Review

The film is screening again at the New York African Film Festival Monday, April 16, at 2pm.

H

ow many sisters does President Barack Obama have?  The answer is two.  America already met one, Maya Soetoro-Ng, in 2008, when she appeared on various U.S. television programs.  A recent documentary now on the film festival circuit – The Education of Auma Obama — is introducing America to his other sister, Auma Obama. The 80-minute film provides a rare entrée into the president’s African genealogy and into his relationships with his African relatives. It includes touching video footage and photographs of the president’s first two encounters with those relatives.

A year older than president Obama, Auma Obama is a child of Obama’s father, Barack Sr., and his first wife, Kezia.  The film traces Auma Obama’s biography with a recurring focus on the development of her political identity. Born in Kenya, she lived much of her adult life in Germany and the UK,but has since returned to Kenya and is now running a foundation.

We see her evolve from a young girl struggling with her parent’s marital problems to a public intellectual and activist who challenges media stereotypes of Africa and champions youth development. We see her debating contentious subjects like the politics of development on television programs in Europe. We also learn about the stifled political ambitions of Barack Obama’s father, an economist who wanted to help Kenya grow, but died young in what is portrayed as a mysterious car accident.

Branwen Okpako, a Nigerian born filmmaker who has directed 5 films, is the director of the film. She was able to gain unprecedented access to the Obama family and their archives because she and Auma Obama are friends who attended film school together in Germany. The film consists mostly of her interviews with Auma and her friends and relatives as far away as England.  Mixed in occasionally are old photos of the family and the occasional archival footage.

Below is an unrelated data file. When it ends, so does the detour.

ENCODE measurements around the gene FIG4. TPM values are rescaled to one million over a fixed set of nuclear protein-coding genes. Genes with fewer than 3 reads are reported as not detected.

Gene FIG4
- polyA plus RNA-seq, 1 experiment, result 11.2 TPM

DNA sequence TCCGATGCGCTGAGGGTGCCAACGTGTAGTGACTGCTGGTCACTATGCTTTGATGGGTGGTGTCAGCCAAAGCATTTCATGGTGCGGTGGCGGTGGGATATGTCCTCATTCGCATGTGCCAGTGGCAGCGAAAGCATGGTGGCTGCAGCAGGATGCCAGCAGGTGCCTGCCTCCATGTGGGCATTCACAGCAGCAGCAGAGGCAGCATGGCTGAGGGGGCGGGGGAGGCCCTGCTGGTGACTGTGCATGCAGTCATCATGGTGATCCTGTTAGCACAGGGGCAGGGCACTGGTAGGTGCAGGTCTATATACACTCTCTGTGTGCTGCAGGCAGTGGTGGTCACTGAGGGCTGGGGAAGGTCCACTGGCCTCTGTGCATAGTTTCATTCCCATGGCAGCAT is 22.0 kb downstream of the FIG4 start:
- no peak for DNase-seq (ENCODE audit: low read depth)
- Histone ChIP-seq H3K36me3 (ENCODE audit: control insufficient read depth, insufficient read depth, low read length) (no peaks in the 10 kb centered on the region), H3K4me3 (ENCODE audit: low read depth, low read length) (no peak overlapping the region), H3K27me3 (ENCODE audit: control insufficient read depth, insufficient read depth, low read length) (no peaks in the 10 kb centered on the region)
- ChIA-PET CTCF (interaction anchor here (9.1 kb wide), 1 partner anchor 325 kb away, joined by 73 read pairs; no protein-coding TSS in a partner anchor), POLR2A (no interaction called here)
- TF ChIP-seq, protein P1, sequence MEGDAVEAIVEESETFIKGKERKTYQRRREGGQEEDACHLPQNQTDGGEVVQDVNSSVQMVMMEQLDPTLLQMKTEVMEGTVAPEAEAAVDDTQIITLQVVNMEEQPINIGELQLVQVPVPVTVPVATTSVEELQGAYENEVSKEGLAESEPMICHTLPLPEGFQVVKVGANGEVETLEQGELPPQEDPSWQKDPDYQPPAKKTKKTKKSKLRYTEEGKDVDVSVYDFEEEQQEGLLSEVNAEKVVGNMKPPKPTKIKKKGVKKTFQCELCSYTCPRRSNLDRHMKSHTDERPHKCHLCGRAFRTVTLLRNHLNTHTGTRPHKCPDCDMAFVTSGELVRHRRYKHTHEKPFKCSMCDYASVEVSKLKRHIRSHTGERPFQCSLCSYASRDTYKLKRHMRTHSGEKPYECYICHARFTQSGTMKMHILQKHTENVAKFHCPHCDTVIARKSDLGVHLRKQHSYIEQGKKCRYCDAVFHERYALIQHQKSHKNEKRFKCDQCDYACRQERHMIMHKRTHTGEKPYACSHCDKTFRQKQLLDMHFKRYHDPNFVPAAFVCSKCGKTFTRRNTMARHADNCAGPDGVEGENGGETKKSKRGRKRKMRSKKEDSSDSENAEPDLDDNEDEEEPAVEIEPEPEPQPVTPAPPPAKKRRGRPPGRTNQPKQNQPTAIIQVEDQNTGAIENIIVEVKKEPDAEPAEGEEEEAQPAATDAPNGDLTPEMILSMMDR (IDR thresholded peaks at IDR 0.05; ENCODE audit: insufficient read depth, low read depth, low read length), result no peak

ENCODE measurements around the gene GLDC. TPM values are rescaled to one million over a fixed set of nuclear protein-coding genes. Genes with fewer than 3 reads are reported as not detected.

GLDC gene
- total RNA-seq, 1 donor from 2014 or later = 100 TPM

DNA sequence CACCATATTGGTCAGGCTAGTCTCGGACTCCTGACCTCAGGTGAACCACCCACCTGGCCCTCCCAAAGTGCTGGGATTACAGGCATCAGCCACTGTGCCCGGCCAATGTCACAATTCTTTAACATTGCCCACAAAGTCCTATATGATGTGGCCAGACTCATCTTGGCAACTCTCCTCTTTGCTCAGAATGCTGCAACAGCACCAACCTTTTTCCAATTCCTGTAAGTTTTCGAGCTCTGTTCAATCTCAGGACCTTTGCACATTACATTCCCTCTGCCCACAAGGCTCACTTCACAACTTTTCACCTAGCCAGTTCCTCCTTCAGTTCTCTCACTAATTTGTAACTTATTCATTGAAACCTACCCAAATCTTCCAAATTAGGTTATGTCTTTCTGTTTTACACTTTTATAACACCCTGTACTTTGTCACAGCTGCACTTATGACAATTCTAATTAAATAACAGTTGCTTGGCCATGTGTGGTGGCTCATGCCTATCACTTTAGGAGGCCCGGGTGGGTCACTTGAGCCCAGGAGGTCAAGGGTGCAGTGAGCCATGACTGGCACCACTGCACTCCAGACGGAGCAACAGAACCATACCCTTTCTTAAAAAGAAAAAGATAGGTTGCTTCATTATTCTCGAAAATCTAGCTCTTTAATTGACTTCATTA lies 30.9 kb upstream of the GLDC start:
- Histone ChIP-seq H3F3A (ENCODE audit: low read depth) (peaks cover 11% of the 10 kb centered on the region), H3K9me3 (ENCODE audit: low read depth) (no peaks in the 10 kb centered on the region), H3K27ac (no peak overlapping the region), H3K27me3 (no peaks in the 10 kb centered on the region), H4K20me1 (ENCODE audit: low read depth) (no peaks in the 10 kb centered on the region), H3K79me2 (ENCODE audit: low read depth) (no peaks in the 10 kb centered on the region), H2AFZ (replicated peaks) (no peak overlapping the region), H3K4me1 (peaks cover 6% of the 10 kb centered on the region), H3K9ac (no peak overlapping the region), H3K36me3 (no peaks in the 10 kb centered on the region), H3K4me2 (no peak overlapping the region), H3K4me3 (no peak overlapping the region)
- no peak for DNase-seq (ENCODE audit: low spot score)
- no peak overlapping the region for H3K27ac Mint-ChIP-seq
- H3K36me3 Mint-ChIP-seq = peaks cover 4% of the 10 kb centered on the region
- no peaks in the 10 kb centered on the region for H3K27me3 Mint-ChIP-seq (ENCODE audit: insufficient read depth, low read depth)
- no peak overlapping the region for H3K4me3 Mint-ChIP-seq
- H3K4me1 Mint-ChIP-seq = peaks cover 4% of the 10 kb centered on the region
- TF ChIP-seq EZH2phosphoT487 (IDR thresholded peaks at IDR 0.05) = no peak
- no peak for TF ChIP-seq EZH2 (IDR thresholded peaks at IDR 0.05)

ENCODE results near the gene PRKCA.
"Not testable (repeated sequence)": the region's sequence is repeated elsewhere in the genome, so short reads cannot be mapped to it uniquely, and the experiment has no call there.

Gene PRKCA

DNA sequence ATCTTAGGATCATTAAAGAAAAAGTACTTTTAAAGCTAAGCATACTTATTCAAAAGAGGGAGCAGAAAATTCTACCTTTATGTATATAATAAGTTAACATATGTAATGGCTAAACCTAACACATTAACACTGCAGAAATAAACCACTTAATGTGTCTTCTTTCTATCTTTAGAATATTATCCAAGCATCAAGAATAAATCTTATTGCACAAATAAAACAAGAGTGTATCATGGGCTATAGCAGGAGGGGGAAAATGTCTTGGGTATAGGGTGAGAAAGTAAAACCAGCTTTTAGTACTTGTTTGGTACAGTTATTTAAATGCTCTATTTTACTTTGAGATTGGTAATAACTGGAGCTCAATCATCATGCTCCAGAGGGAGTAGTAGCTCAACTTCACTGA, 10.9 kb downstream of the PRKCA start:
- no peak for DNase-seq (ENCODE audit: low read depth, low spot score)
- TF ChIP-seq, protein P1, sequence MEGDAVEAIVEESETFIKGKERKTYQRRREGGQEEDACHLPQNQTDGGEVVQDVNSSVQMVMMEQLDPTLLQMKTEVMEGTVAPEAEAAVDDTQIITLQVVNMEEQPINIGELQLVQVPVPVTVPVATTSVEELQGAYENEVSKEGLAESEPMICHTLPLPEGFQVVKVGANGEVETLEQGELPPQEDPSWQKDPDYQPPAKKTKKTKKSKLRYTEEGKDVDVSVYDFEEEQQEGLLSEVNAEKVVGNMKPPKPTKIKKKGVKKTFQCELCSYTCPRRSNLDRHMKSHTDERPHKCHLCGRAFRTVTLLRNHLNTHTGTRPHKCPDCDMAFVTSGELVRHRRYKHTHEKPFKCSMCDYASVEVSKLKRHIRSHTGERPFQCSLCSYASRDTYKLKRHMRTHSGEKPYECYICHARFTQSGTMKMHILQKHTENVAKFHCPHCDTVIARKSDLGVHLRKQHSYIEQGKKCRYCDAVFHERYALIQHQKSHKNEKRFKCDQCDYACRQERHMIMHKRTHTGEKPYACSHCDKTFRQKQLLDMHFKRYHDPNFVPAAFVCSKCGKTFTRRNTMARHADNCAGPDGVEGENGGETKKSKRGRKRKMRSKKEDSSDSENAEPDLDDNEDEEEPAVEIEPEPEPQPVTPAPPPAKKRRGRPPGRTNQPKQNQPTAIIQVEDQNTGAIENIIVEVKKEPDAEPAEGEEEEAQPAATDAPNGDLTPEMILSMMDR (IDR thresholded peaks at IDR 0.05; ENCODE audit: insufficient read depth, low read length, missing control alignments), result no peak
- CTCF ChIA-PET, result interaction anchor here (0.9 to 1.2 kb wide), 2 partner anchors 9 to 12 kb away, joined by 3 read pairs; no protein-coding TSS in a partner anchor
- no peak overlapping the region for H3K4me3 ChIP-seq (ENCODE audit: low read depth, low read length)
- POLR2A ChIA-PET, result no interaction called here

The film is well-shot and well-produced. And the music is excellent. But the real strength of the film is its subject, Auma Obama.  With a warm smile, dark skin, a wide face, and intense eyes, she wears her hair in braids and locks. She is intelligent, charismatic and thoughtful, outspoken and well-spoken.  She appears both fierce and kind.  Her intense, serious but kind personality drives the film and guides us through an understanding of the president’s roots.

The film had some narrative gaps.  We’re left uncertain what years she lived abroad, attended various schools, and whether she obtained the PhD she was studying for in Germany. Based on the Q & A after the film, some of these gaps are on purpose.  When asked about one of the gaps, Okpako responded that she would like to let the film do the talking and leave it for the audience to interpret.

President Barack Obama’s absence looms over the film as much as his presence.  A life-size cardboard cutout of candidate Obama is shown at the family compound in Kenya.  While he could not be with them on election day, during his victory speech, we do hear him personally thank Auma for her love and support.



About the Author

Michael Starkey
Michael Starkey
Michael Starkey is an engineer 9-5, but in his spare time he writes about music and cultural history. His work includes "'Mercy, Mercy Me, The Ecology': Environmental Themes in Black Music" and "Hidden from Sight: African Americans and the Wilderness", presented at the annual conference of American Society of Environmental History, in 2006 and 2007 respectively. He is currently working on a book based on his master's thesis, "Wilderness, Race, and African Americans: An Environmental History from Slavery to Jim Crow." Michael lives and work in New York, NY. He currently resides in East Harlem with his wife and splits his work time between offices in Queens and Manhattan. He enjoys bicycling, listening to music, and playing soccer.